Kunitz hat trick sparks Pens to 3rd straight win
By Rob Rossi
Published: Sunday, February 3, 2013, 3:30 p.m.
Updated: Friday, March 29, 2013
WASHINGTON — Chris Kunitz is feeling a little better.
So are the Penguins.
Their 6-3 victory over the Washington Capitals at Verizon Center on Sunday was a third consecutive win since losing three of four. The Penguins have outscored opponents, 14-4, in their past three games.
Attitude is perhaps the biggest reason for wins at the New York Rangers, at home against New Jersey on Saturday and here. Left winger Matt Cooke, who notched his first goal Sunday, described it as “defense first,” and coach Dan Bylsma noted a general “difference.”
“(This) was the perfect example of a game that wasn't going all that smooth in the second period,” Bylsma said.
The Capitals had pulled even, 2-2, on defenseman John Carlson's goal. From near his offensive-zone blue line, he dumped a puck off the boards. It angled sharply and skipped into a cage abandoned by Penguins goalie Thomas Vokoun, who had anticipated playing it behind the net.
That was a bad break.
The Penguins were in an equally bad spot 12 seconds later because of a boarding penalty taken by recently acquired left winger Zach Boychuk.
“We have to respond to that, continue to play consistent,” Bylsma said. “We were stuck with that penalty-kill (situation) and had to come up really big.
“That response in the second half of that second period is more of the mentality our team needs to have.”
The Penguins (6-3-0, 12 points) killed the penalty and held the Capitals to a goal on four power-play chances.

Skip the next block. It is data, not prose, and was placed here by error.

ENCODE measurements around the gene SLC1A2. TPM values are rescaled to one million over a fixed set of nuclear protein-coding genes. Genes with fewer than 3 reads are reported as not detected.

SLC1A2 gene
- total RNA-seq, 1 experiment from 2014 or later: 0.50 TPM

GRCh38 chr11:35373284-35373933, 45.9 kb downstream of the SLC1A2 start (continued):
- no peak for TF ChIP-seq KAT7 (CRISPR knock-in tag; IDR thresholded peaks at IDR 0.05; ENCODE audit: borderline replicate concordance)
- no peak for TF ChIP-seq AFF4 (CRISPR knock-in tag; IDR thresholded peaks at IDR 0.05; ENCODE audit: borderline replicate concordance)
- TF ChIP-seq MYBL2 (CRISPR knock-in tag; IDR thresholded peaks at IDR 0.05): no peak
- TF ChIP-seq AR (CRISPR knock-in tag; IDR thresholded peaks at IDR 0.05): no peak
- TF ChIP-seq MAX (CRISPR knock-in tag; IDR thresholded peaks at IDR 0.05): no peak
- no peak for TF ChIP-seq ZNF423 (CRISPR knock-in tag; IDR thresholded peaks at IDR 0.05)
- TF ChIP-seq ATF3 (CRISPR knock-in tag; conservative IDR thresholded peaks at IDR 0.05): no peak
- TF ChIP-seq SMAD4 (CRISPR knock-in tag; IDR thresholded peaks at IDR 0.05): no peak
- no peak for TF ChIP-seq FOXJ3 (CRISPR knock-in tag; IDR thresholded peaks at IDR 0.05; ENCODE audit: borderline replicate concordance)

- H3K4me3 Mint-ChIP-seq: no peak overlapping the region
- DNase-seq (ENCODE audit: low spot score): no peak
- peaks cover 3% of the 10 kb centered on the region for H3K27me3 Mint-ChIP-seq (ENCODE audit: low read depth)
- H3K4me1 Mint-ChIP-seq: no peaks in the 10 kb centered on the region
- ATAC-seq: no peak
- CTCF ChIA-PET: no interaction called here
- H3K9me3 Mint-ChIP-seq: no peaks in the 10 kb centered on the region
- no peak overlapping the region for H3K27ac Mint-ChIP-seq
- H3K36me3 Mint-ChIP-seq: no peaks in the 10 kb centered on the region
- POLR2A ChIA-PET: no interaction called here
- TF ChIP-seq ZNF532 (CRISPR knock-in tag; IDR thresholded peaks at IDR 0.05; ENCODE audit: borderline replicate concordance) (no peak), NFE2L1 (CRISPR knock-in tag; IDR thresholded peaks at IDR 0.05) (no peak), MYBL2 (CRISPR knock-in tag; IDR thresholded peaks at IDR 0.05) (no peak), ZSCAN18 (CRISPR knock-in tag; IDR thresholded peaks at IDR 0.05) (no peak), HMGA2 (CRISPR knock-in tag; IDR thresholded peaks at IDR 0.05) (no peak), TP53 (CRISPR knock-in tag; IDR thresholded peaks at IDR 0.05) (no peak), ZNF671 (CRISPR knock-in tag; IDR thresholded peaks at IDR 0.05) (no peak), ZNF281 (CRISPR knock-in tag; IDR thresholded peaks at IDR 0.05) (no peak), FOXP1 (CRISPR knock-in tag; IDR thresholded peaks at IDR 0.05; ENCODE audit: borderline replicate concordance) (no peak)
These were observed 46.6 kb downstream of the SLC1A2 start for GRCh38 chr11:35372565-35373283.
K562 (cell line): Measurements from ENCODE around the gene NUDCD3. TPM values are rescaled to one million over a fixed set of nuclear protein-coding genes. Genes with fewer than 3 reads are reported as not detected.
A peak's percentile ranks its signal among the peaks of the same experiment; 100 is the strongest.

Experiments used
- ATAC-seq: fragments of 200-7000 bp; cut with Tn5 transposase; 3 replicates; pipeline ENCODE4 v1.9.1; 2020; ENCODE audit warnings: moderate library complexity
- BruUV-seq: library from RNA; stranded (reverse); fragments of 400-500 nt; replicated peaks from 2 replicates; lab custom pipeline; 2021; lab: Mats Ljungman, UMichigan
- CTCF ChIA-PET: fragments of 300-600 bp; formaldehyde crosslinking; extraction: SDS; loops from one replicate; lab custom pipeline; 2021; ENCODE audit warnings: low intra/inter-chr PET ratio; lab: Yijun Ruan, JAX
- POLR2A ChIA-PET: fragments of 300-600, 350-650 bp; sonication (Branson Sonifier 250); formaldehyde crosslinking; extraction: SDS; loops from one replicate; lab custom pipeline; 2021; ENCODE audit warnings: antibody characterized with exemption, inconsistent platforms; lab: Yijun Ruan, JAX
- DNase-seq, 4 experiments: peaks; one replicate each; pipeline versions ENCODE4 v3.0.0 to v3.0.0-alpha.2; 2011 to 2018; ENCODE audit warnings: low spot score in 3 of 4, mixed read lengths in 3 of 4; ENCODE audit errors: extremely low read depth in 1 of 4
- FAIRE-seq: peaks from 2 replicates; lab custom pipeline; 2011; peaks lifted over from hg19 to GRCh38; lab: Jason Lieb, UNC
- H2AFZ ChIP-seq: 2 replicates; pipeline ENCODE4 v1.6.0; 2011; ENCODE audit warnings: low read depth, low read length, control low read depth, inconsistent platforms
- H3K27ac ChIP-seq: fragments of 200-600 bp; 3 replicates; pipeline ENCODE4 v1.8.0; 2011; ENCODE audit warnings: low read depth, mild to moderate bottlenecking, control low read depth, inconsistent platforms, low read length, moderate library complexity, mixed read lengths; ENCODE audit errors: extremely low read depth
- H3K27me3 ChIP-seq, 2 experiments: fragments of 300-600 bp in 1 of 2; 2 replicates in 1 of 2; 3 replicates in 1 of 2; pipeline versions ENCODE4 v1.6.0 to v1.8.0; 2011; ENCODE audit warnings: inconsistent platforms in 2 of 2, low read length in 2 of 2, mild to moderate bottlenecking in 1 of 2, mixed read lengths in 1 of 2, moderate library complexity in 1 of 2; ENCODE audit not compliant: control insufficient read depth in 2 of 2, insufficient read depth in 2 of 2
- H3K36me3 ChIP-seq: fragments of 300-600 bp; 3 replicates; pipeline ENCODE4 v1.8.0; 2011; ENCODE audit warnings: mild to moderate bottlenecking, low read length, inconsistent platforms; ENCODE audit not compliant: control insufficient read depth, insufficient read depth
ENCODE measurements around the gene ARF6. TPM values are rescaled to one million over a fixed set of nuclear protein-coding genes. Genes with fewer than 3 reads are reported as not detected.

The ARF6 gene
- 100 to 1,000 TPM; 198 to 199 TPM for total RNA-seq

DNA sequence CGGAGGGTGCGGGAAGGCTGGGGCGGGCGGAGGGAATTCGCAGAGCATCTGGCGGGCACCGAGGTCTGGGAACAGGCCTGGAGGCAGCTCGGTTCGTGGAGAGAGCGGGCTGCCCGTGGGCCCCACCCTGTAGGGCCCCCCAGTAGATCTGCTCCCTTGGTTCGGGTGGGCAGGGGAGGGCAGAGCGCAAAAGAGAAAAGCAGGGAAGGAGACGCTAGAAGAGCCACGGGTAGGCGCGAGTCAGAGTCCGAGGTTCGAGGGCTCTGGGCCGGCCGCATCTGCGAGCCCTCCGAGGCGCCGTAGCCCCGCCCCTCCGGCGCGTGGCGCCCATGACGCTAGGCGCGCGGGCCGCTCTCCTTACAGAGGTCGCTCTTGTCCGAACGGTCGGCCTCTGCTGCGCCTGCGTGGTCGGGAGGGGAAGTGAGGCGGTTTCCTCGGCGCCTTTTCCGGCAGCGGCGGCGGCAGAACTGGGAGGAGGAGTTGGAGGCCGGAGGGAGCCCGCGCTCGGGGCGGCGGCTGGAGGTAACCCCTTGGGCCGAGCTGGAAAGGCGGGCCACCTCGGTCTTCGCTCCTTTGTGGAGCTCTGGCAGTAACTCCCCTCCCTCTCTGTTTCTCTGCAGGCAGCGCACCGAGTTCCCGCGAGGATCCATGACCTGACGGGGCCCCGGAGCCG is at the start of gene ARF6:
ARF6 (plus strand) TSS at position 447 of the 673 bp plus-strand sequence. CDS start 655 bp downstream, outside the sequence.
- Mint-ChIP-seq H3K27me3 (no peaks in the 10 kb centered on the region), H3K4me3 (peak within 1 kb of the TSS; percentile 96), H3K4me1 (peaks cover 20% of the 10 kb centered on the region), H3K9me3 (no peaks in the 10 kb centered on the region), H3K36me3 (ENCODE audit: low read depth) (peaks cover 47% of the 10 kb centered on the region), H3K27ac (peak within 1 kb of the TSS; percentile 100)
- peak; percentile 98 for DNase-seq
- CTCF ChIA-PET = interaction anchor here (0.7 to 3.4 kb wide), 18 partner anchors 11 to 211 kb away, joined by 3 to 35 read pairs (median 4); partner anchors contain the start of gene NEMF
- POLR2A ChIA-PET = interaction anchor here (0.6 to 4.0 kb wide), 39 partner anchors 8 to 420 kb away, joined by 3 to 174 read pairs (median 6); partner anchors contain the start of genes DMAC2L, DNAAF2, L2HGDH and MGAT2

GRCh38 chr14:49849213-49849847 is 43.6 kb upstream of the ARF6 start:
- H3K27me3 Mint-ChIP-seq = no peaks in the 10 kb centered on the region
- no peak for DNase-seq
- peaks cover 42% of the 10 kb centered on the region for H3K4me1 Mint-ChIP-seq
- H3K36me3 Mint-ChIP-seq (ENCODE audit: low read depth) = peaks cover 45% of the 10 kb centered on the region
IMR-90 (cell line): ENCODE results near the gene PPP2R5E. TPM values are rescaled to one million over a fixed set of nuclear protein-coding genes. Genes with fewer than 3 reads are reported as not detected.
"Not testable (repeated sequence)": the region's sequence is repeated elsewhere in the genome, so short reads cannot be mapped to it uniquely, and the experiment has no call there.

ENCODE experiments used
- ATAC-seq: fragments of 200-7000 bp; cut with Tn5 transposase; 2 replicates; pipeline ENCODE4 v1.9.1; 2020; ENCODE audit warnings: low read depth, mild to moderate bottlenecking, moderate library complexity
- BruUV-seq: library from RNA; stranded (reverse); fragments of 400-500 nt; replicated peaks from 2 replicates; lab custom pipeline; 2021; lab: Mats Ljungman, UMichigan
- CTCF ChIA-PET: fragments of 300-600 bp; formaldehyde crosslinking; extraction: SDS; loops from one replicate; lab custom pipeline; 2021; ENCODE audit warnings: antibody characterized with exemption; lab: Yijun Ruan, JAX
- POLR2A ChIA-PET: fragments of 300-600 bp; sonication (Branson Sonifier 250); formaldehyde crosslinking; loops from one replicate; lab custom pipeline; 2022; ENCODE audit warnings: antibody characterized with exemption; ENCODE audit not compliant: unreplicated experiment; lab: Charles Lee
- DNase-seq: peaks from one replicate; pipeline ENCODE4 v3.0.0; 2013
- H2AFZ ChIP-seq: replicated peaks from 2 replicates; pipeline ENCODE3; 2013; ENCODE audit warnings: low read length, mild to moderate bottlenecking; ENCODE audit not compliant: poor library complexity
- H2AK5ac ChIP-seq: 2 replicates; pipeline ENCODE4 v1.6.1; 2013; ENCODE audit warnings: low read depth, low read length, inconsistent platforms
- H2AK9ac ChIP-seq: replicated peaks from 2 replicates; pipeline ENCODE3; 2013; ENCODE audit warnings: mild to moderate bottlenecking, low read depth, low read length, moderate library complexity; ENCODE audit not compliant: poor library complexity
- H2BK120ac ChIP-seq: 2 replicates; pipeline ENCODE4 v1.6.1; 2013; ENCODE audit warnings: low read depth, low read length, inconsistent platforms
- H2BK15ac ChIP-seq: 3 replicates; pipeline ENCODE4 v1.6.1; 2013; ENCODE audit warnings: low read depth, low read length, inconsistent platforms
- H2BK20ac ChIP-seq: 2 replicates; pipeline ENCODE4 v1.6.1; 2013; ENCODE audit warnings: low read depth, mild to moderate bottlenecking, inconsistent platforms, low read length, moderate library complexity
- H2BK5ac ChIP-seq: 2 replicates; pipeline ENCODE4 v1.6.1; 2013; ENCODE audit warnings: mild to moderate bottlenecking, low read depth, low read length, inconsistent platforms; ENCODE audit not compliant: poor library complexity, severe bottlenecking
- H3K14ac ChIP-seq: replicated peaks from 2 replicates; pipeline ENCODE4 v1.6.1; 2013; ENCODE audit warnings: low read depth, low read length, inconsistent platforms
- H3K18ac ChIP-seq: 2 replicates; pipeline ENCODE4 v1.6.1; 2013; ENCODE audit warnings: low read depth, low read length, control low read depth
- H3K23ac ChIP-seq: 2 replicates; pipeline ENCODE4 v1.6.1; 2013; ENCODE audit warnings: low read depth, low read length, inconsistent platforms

Defenseman Kris Letang and Kunitz (twice) scored goals to close the second, and the Penguins carried a comfortable three-goal cushion into the final period.
Opponents had outscored the Penguins, 12-4, in the second period entering the game.
The Capitals (2-6-1, 5 points), once the NHL's highest-octane offense, managed only 24 shots. Captain Alex Ovechkin, a two-time MVP now playing as a right winger instead of on the left side, managed five shots.
Penguins defensemen moved the puck quickly out of the zone, preventing Capitals forwards from creating much havoc in front of Vokoun, who spent last season with Washington.
“We needed more bodies around the net,” Capitals right winger Troy Brouwer said. “We didn't have very many second opportunities. It was one and done.”
Before this weekend, it had been one, then none, for Kunitz since scoring in the Penguins' opening win at Philadelphia on Jan. 19.
He awoke Wednesday in New York with flu symptoms. His breath smelled of lozenges inside the visitors' dressing room Sunday.
“Goals make you smile,” Kunitz said.
A late one, with eight seconds remaining and the Penguins working a two-man advantage, clinched his third career hat trick.
Kunitz totaled four goals and six points in the Penguins' weekend wins.
“You know what to expect,” said captain Sidney Crosby of Kunitz, the left winger who has become his constant linemate along with right winger Pascal Dupuis.
“(Kunitz) works hard, gets to a lot of loose pucks and creates a lot of pressure on other teams. Nobody likes to deal with him in front of the net.”
Crosby, who recorded three assists in this victory, was among the Penguins who dismissed the panic that many fans felt after a home loss to the New York Islanders on Wednesday.
“Frustration was creeping in because we expected a certain level that maybe wasn't there,” Crosby said. “That's something we have to create.”
Or at least maintain.
A return engagement with the Islanders, this one at Nassau Coliseum, is Tuesday night.
Rob Rossi is a staff writer for Trib Total Media. Reach him at firstname.lastname@example.org or via Twitter @RobRossi_Trib.
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